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The Black Swan: Influence of Sound and Camera in the Movie

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The Black Swan: The Influence of Sound and Camera

The Black Swan is a very ambitious movie. Released in 2010 and directed by Darren Aronofsky the film follows a young ballerinas ascent to her first lead, and all the obstacles in her way. Not only is it based on a ballet, but the film heavily relies on its musical roots. In addition to these musical roots the film also uses a variety of camera angles. The film uses shadows extensively and well, allowing the darkness to almost take on a personality of its own.

The clip I’ve chosen is the night before Nina (Portman) has to act her role as Swan Princess in Swan Lake. It starts with Nina practicing her choreography but quickly turns much more sinister after the piano player leaves. The audience has to determine whether what Nina is seeing is real or in her head.

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The focus of my clip analysis will be on sound, particularly the music, and the camerawork in this clip. The sound in this clip is chilling and really enhances the emotions the audiences feels. The sound effects are loud (the nail file scene in particular can’t help but give me chills) and the music sets a disturbing, yet beautiful, backdrop for the insane events that are happening to Nina. All the music in the film, including this clip, is from the original Swan Lake score, so its extremely interesting to see how its used in the context of a psychological thriller.

The camerawork is also very gripping, and enhances the tension felt in the clip. The focus on shadows and close ups to Portman really make you guess whats next. It also features some amazing work with mirrors, where Portman is dancing in front of a room length mirror. It seems pretty simple until you realize a film crew was there filming her and that they had to be removed in post production. Overall both the camerawork and sound in this clip really add to the atmosphere, and I’ll show why with my analysis.

The scene I have chosen for my analysis is the night before Nina’s (Natalie Portman) opening role in Swan Lake as the Swan Queen. Nervous about the performance, she is practicing choreography in the studio late at night, anxious to get all her intricate moves down. The piano player tires of her perfectionist attitude and leave, which is when the lights shut off. The following few minutes are a roller coaster ride of chillingly orchestrated music and a whirlwind of different camerawork techniques.

My scene falls near the end of the movie and is about 5 minutes long, although with all that happens it feels much longer than that. While the sound is definitely essential the camerawork is the first thing to make a definite impression. The camera mainly follows Portman closely throughout the scene, either staying close behind her shoulder or close up to her face, with few exceptions. One of my favorite things about the camerawork in this scene is the cuts. The scene overall features very fast cuts, I think designed to confuse and disorient the audience, which it does fairly successfully. There is one cut in particular with does the opposite. When Nina is walking from the studio there is a quick cut and it resumes from the same angle but her walking into the hospital. This creates a sense of continuity and allows the audience to quickly follow the action without catching a breath. The camerawork also has a tendency to focus on shadows and dark areas rather than well lit ones, ratcheting up the sense of tension the audience feels.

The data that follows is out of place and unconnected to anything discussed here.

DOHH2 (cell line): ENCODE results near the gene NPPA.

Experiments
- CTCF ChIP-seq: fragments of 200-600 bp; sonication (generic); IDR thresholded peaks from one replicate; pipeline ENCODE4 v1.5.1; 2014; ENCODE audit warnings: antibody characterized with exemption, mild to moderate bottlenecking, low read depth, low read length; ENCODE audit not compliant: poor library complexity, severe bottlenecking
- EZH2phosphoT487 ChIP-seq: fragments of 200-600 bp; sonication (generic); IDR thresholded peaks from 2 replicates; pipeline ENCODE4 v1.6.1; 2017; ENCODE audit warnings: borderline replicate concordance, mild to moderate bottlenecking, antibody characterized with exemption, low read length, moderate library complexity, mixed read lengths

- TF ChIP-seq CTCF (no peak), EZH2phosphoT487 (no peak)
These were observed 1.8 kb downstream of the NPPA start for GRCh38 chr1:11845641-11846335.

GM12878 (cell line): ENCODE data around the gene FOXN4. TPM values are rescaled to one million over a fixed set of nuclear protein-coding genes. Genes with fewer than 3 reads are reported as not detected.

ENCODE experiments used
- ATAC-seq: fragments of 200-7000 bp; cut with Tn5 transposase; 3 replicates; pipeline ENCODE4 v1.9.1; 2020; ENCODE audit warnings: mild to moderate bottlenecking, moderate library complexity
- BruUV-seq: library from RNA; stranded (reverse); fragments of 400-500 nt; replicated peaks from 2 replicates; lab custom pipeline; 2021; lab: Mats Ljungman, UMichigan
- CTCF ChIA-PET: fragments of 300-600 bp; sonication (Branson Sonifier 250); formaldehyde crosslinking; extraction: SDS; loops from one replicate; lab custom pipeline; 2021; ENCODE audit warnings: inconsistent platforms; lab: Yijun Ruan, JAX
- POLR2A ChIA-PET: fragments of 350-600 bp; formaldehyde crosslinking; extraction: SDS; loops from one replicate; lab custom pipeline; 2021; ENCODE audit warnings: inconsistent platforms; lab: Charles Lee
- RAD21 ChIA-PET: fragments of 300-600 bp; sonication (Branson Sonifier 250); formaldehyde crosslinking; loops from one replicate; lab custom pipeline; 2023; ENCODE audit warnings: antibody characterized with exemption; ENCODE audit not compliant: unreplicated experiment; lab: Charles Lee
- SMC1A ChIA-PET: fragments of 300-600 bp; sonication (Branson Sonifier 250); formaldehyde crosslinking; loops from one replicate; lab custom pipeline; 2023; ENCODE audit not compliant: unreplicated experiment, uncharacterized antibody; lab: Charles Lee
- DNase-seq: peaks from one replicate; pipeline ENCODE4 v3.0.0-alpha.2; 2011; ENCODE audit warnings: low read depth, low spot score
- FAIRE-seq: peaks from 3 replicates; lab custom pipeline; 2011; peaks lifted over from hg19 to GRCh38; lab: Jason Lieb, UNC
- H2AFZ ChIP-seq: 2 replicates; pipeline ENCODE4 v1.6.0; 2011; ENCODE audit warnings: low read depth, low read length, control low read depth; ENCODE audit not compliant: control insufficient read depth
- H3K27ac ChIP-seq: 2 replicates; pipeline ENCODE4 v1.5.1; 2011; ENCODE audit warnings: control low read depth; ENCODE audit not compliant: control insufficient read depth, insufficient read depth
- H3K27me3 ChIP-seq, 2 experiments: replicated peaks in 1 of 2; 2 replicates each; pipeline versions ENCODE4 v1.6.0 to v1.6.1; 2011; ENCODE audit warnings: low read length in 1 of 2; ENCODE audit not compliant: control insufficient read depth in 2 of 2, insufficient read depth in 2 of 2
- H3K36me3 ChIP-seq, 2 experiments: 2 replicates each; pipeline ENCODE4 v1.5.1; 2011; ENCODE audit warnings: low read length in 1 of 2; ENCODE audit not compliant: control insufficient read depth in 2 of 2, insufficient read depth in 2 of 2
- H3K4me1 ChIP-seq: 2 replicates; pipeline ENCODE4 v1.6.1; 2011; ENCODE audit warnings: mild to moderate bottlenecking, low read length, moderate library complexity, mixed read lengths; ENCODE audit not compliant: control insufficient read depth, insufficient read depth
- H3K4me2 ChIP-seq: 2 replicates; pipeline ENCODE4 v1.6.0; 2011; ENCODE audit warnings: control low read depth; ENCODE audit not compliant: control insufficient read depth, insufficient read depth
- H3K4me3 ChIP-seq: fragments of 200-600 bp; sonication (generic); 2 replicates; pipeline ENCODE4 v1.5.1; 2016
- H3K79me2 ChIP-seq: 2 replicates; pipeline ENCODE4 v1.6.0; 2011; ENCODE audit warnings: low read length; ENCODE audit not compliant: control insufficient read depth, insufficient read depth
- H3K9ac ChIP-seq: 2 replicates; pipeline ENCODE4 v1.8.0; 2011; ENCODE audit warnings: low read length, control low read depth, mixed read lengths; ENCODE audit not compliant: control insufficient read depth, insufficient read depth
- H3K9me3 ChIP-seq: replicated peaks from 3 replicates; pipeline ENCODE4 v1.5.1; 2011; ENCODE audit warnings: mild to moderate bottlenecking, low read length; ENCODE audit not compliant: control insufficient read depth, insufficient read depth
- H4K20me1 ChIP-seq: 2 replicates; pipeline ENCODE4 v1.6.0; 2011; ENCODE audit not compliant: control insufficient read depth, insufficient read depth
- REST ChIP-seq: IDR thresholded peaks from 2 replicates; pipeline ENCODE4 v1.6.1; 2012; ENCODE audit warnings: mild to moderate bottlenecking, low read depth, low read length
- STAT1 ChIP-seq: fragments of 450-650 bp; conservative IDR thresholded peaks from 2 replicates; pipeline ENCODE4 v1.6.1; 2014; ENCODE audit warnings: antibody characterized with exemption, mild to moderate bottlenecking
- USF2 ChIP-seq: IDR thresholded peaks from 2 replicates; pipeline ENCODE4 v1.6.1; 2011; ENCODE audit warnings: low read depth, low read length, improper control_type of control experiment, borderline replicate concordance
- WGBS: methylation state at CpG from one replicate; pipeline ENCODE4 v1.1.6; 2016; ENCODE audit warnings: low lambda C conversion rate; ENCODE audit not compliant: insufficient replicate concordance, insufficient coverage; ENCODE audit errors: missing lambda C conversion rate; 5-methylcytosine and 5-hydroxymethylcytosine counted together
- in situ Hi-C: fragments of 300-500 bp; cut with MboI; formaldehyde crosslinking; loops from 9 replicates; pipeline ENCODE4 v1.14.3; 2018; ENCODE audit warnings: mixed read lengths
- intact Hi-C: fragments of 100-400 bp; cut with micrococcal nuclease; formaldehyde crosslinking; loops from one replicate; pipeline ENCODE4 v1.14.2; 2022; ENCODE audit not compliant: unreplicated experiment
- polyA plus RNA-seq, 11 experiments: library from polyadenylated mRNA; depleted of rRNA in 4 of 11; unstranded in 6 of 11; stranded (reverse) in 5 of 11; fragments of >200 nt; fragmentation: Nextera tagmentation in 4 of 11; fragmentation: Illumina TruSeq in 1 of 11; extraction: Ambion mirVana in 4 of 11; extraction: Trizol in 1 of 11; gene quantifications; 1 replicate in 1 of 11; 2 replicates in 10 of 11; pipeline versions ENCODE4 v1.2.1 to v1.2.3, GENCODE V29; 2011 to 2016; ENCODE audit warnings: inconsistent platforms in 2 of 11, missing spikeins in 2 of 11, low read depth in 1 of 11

The sound, a combination of effects and the musical score, does an excellent job of creating a chilling backdrop to the intensity that is happening on screen. The effects feel very loud in contrast to the dialog in the scene, often creating a false scare moment. All the effects used are used well. The tapping and scraping of Nina’s ballet shoes show how much effort she is putting into each and every movement. The part of the clip where Beth (Wynona Rider) repeatedly stabs the nail file into her cheek makes me cringe every time I watch the scene. And finally, during the final moments of the clip where Nina transforms into the swan, the cracking and creaking of Nina’s joints and bones can’t help but leave you feeling disgusted and sorry for Nina’s character.

The musical score plays just as important as a part in the sound design of this clip. Using the soundtrack to Swan Lake, but transforming beautiful, delicate music into something horrifying and full of emotion, was a brilliant move by Aronofsky and it suits the film, and this clip, very well. The musical score almost lies in wait, using subtle piano chords during quite moments but exploding into full orchestrated sound whenever something happens. In the clip the delicate music plays slow, quite piano chords until the Black Swan appears, exploding into action. It follows similar suit throughout the rest of scene, remaining quiet with the exception of Nina’s visit to the hospital and Nina’s return home to her confrontation to with her mother.

Overall, both camerawork and sound design make this movie greater than the sum of its parts. The camerawork adds innumerable layers to the intense, chilling imagery the film presents and the sound design, both the effects and the musical score, add yet another layer of tension onto already tension drenched moments. The clip ends with Nina transforming into an actual physical representation of the Black Swan. The final moments of the clip are full of grotesque sound effects and loud, bombastic orchestrated moments. It also features quick cuts around Nina’s quickly transforming body. I think the last moments of this clip are a pretty adequate summation of the movie as a whole and its stand out achievements in sound and camerawork.


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